The astonishingly gory Legend of the Guardians movie was a bit of a let down for my then four year old son. However, the movie did inspire us to try our hand at dissecting owl pellets. I ordered a very impressive pellet kid from a laboratory that caters to schools. My son dawned plastic gloves and grabbed his dissecting tweezers with great gusto until he saw what task lay before him. He was quite put off by the nasty, dark, gritty little pellet. The compactness and density of the pellet was so great that his little hands could not work it apart. When he did break a piece of it off, he saw that it was nothing more than a wad of super compressed hair. This startling realization prompted him to not want to touch the thing again. I ended up bent over this tiny little hairball prying apart layer after layer of hacked up, nasty hair. Though the packaging said there was no risk involved, I was a bit concerned about breathing in the little hairs and whatever detritus was associated with them.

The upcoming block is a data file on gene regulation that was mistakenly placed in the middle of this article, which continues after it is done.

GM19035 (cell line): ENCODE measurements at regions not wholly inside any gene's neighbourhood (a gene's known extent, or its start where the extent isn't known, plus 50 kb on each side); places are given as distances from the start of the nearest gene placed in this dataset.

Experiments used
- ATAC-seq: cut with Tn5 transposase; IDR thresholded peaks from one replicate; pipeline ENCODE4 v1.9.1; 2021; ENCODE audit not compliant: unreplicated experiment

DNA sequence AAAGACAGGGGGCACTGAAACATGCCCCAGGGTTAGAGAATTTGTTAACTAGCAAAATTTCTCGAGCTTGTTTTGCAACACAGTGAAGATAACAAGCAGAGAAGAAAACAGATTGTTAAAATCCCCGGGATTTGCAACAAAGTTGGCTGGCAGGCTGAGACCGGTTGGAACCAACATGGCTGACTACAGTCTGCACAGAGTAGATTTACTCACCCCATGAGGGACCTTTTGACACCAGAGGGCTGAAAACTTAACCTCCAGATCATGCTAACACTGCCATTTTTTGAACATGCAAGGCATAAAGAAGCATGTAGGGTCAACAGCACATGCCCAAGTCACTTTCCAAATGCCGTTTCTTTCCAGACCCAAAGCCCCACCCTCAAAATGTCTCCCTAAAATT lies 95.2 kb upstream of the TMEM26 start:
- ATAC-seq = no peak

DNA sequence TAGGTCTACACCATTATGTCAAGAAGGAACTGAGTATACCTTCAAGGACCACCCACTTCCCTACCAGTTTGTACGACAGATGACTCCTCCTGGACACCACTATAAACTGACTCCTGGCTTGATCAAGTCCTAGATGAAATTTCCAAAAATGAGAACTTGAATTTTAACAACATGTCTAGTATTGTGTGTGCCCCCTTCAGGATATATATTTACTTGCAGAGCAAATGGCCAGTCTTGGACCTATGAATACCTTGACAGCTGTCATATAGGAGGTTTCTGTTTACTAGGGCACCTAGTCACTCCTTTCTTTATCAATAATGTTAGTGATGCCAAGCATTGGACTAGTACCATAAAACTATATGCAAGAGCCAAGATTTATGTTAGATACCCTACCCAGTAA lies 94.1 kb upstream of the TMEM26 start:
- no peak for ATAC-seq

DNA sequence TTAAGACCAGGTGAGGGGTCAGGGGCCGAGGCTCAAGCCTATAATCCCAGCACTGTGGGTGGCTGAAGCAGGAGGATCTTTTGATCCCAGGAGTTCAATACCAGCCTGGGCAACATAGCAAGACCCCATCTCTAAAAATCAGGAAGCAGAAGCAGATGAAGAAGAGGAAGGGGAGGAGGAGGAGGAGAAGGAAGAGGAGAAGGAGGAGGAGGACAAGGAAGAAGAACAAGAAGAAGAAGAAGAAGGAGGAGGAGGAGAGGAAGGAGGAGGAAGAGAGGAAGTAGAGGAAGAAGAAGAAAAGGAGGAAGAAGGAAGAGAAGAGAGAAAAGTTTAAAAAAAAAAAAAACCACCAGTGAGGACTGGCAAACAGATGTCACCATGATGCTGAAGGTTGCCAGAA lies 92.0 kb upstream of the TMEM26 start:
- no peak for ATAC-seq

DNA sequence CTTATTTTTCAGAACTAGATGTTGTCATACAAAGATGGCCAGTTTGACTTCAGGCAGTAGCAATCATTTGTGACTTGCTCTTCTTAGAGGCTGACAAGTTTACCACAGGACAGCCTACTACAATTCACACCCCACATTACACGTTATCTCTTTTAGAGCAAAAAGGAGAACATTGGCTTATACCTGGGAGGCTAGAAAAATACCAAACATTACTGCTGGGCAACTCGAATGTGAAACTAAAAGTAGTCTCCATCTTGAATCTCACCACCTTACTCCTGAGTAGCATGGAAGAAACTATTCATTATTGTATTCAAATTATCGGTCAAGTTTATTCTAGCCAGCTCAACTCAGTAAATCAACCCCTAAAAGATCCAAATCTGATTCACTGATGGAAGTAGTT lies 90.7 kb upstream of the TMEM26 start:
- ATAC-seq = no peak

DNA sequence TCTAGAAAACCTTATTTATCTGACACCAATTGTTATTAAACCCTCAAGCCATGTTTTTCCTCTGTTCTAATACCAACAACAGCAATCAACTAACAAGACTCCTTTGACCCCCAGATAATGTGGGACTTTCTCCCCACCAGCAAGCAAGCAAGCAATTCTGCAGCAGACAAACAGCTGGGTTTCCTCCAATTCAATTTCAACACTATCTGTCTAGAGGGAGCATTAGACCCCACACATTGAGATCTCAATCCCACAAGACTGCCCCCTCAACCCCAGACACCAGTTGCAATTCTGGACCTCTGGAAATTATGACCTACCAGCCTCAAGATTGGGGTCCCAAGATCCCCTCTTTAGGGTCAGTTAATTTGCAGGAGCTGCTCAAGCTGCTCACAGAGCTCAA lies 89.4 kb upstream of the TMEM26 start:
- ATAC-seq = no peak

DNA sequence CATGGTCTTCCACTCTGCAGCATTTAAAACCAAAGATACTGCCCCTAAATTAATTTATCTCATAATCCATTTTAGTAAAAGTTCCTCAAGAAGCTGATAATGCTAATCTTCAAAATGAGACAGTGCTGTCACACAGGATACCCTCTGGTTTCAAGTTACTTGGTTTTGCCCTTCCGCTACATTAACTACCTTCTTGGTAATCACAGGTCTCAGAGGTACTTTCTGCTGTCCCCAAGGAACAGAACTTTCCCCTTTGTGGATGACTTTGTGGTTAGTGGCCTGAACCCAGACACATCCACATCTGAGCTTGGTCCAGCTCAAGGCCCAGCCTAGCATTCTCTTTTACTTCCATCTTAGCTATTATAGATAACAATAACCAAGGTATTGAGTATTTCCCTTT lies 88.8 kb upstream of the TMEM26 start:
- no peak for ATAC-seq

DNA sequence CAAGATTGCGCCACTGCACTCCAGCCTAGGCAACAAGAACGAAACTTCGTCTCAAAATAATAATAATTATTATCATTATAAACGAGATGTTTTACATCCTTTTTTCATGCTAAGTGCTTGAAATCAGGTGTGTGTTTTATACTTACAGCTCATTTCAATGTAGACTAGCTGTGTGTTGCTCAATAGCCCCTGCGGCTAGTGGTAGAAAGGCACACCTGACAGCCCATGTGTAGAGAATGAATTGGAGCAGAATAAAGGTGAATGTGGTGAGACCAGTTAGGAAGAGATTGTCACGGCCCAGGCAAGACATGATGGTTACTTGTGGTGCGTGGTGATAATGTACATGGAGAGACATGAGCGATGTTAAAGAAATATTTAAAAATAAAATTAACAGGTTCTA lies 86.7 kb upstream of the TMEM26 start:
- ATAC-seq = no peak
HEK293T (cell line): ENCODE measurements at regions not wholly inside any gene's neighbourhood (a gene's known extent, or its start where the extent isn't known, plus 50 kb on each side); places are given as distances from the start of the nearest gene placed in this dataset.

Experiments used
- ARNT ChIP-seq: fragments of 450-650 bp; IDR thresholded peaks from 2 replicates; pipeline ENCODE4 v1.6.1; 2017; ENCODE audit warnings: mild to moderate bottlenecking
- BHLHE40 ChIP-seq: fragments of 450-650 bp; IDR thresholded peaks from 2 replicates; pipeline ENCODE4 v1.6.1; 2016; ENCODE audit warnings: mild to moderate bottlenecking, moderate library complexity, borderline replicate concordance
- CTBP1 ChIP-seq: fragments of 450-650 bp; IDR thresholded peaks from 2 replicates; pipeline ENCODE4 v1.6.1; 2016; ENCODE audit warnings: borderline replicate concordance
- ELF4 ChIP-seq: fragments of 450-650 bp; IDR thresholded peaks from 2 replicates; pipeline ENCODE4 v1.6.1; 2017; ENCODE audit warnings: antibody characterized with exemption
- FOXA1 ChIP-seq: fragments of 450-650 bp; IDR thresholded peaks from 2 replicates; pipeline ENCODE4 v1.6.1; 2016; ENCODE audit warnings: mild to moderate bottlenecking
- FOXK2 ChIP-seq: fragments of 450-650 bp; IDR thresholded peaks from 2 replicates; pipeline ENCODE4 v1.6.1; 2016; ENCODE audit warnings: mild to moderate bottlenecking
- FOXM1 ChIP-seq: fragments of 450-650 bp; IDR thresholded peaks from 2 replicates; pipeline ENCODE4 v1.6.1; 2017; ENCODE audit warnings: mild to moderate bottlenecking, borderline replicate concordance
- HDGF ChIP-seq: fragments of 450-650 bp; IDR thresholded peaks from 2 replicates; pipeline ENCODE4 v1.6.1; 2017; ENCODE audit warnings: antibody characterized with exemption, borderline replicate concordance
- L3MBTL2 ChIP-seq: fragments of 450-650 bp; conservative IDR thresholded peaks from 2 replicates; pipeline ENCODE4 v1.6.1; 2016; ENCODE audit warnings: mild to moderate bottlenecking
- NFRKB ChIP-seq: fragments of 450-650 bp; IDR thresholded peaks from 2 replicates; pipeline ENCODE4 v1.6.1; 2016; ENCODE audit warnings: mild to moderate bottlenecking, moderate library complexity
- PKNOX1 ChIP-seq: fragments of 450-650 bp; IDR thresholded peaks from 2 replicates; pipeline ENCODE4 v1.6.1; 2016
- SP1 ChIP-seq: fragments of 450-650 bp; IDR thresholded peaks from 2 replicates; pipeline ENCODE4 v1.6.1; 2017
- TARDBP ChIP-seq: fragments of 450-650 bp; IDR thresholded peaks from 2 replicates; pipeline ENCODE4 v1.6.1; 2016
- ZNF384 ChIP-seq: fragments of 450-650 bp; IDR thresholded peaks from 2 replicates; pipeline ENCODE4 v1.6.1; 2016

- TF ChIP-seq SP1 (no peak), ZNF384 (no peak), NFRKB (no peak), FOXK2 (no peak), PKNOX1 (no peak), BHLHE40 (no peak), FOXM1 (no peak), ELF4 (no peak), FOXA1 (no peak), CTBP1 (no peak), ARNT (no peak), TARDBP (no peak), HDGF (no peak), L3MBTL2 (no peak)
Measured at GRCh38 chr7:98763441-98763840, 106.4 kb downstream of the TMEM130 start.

After considerable work, my son and I were able to see the fruits of our labor. Microscopic and unidentifiable animal bones because visible. Originally, I had anticipated that the pellet would be large and that the bones would pop-out and be easily recognized, but these little bones looked like specs of fingernail parings. Furthermore, the slightest amount of pressure on the bones caused them to fracture. This made it virtually impossible to free some of the bones from their hair encasing.

In the end, we had a partially liberated skeleton of…something. We had no idea what to do with it. We could not match it to the skeleton on the educational brochure that came with the kit. There was virtually no way to mount or preserve such a tiny thing. It was also quite grey and ugly and bits of semi-digested hair still clung to it. It hung out on my desk for a few days until it quietly disappeared and quickly became forgotten.

Owl Pellet Kit

Owl Pellet Kit


Handling An Owl Pellet

Handling An Owl Pellet

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